Q&A: Alex Dagg, the super-lobbyist who’s trying to get city council on board with Airbnb

Q&A: Alex Dagg, the super-lobbyist who’s trying to get city council on board with Airbnb

As Airbnb Canada’s director of public policy, you need to persuade government bigwigs that Airbnb is a good thing. Let’s hear your pitch.
Airbnb allows tourists to experience Toronto and homeowners to monetize their most valuable asset, providing a lifeline for thousands of families.

The Airbnb file will go to executive committee in June. Have you presented your arguments to Mayor Tory yet?
We’ve had conversations with various councillors and the mayor’s staff, but not yet the mayor.

Airbnb eats away at the hotel industry’s profits without having to adhere to the same bylaws or pay the same taxes. Don’t hotel stakeholders have a case?
They’re afraid of competition. There’s plenty of room for all of us. Plus, hotels are businesses: they have restaurants, a gym, a concierge. An Airbnb host who rents out his home? That’s residential.

Using a house to make money sounds pretty commercial to me.
Council may decide as much. But we are willing to be subject to the proposed four per cent hotel tax. Essentially, if an Airbnb currently costs $100, it would then cost $104.

So you just tax the guests?
We’d do the engineering on our platform to remit the four per cent for the hosts. It’s how hotels do it. We think it’s fair and appropriate.

How much revenue could that generate for the city?
From Airbnb? Maybe $2 million a year.

A recent report by the Canadian Centre for Policy Alternatives suggests Airbnb exacerbates Toronto’s affordable housing crisis, as people put their apartments on Airbnb instead of renting them conventionally, which reduces supply and drives up the prices. Is that a fair criticism?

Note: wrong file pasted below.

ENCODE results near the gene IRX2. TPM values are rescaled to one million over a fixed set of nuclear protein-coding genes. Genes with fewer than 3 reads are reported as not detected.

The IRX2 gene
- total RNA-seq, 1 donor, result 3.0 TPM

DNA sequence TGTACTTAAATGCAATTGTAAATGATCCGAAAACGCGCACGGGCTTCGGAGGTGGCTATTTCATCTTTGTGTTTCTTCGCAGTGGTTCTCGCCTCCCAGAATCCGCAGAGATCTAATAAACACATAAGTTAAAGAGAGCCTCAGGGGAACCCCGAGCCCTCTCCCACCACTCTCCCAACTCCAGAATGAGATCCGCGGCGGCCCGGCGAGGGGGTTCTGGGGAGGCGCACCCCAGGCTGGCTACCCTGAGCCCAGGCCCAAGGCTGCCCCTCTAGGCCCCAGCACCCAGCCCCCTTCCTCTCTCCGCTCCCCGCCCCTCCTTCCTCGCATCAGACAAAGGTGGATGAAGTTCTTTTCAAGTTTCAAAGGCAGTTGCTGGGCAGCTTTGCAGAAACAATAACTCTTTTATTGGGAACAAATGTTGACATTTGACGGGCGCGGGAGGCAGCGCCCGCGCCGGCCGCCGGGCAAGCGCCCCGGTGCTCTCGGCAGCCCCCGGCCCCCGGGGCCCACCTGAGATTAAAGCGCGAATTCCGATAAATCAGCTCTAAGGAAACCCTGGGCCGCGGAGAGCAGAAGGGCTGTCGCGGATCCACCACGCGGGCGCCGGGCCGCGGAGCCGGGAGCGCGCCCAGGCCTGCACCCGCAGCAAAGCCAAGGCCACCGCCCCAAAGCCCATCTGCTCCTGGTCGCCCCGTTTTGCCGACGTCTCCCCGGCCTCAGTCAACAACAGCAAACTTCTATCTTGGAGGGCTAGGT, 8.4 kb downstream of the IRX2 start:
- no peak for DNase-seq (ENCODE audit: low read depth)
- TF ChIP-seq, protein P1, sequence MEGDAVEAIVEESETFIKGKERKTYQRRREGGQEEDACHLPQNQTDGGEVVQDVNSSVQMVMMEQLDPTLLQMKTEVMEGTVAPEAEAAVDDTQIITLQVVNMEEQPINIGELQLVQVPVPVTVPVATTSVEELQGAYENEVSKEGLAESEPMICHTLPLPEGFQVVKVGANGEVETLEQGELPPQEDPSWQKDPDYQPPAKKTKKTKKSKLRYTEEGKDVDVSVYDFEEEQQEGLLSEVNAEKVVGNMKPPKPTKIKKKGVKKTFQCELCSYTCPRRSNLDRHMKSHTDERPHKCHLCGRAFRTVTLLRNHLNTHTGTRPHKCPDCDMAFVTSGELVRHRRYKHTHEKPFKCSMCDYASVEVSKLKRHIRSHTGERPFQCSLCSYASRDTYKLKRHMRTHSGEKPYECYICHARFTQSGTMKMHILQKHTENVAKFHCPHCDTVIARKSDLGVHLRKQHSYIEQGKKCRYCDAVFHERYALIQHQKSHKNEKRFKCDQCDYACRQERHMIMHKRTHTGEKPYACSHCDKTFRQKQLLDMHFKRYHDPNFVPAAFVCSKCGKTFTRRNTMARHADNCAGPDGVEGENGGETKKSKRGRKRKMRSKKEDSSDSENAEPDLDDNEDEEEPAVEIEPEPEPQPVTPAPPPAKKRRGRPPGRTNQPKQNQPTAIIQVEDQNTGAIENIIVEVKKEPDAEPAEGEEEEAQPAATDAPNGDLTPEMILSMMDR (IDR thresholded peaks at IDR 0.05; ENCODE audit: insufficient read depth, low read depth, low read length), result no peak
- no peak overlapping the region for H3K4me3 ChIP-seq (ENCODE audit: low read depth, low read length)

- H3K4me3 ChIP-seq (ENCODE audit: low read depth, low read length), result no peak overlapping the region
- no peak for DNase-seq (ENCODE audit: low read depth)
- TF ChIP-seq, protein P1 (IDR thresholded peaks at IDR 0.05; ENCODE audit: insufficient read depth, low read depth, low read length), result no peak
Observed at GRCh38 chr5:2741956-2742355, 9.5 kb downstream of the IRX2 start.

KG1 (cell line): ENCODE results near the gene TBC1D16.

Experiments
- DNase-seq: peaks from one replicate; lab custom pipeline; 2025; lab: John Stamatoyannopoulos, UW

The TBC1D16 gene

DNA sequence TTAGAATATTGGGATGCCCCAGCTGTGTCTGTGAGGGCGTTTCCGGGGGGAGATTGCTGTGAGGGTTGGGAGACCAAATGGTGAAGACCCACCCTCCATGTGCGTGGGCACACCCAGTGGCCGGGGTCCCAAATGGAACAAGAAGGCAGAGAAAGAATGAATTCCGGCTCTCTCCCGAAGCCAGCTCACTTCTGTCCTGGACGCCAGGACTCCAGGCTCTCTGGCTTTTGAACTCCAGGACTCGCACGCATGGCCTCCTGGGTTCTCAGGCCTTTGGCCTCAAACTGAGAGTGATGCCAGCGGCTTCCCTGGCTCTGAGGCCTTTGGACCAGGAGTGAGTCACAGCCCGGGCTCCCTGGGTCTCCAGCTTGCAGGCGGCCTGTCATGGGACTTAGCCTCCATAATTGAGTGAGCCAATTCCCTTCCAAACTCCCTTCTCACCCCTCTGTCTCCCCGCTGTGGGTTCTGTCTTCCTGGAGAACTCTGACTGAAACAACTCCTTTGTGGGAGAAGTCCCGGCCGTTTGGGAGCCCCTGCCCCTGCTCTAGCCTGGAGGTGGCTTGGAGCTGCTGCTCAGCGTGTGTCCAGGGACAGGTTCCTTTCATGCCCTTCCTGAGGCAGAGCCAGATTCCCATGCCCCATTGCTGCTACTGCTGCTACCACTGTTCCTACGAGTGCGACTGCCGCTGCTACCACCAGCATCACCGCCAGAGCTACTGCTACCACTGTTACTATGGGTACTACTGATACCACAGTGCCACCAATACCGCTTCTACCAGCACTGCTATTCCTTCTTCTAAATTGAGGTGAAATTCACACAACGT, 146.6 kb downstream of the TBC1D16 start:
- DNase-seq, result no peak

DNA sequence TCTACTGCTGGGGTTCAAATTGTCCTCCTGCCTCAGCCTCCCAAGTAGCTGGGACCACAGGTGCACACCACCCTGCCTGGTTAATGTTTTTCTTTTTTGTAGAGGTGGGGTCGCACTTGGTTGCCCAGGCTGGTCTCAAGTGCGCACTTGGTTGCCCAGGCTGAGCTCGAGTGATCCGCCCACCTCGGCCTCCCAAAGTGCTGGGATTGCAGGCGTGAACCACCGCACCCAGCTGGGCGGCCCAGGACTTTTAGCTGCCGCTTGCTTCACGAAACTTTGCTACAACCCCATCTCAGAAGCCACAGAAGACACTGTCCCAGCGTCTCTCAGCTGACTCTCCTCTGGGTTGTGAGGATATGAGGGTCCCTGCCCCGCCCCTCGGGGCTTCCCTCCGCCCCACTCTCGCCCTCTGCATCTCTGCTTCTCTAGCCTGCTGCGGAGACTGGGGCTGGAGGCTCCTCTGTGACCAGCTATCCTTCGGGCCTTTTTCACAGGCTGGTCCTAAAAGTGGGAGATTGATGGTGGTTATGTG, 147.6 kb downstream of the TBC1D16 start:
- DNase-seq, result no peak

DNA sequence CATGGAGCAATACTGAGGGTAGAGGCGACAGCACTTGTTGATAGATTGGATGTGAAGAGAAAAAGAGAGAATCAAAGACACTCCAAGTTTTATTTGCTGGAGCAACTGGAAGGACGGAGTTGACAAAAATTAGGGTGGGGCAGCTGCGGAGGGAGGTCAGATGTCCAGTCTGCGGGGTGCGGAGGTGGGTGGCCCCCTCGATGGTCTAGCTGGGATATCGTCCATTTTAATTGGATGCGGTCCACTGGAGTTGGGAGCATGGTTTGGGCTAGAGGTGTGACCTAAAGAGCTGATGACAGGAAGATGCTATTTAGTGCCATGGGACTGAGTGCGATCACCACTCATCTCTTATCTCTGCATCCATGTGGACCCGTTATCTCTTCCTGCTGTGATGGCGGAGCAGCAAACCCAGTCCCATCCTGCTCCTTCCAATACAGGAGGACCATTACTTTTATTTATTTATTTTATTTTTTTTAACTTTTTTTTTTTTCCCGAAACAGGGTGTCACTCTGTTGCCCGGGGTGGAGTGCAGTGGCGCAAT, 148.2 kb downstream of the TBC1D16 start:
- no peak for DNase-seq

I don’t think so. Last fall, we found there were only 760 Airbnb hosts in Toronto who earned more on our platform than they would have by renting conventionally.

Given the crisis of affordable housing in this city, don’t you think the 760 units you mention have an effect on rental prices?
I think the effect is minimal.

Everyone’s great fear about putting their house on Airbnb is renting to party animals, drug dealers or scam artists. There was one rental in the Woodbine Corridor recently that ended with tactical officers arriving with guns drawn. How rare are those experiences?
Extremely. In Canada, the property damage incidence rate on our platform is 0.01 per cent. And if you’re a problematic host or guest, we remove you from the platform.

I understand you won this job from a pool of nearly a thousand candidates. Why do you think they chose you?
I’m not sure. I have a background as a union organizer and I was a lead negotiator for the NHL Players’ Association. I’m no stranger to advocacy.

How did your experience at the NHL prepare you for this gig?
I learned how to negotiate. I’m a good listener and an effective communicator.

Are you a yeller? A stormer-outer?
I’m not a yeller. And I’ve had people storm out on me. I like to think I’m very straightforward.

As a union organizer, you represented hotel workers in labour talks. How does it feel to oppose those you once defended?
I see both jobs as advocacy, representing average Canadians who are trying to make ends meet.

Have any of your former colleagues confronted you about changing teams?
We’ve been in the same room. A lot of their emotionality comes from misunderstanding and fear of change.

Your company’s next big thing is called Airbnb Trips, which offers unique hosted experiences all over the world. What’s your favourite of the options so far?
You can have a tour of Nelson Mandela’s prison cell in South Africa, given by his guard. That would be amazing.

The pressure is on to get Airbnb regulated. But, if you’re successful, are you out of a job?
Well, Canada is a big country, so I’ll probably just move on to the next one.

This interview has been edited for clarity and length.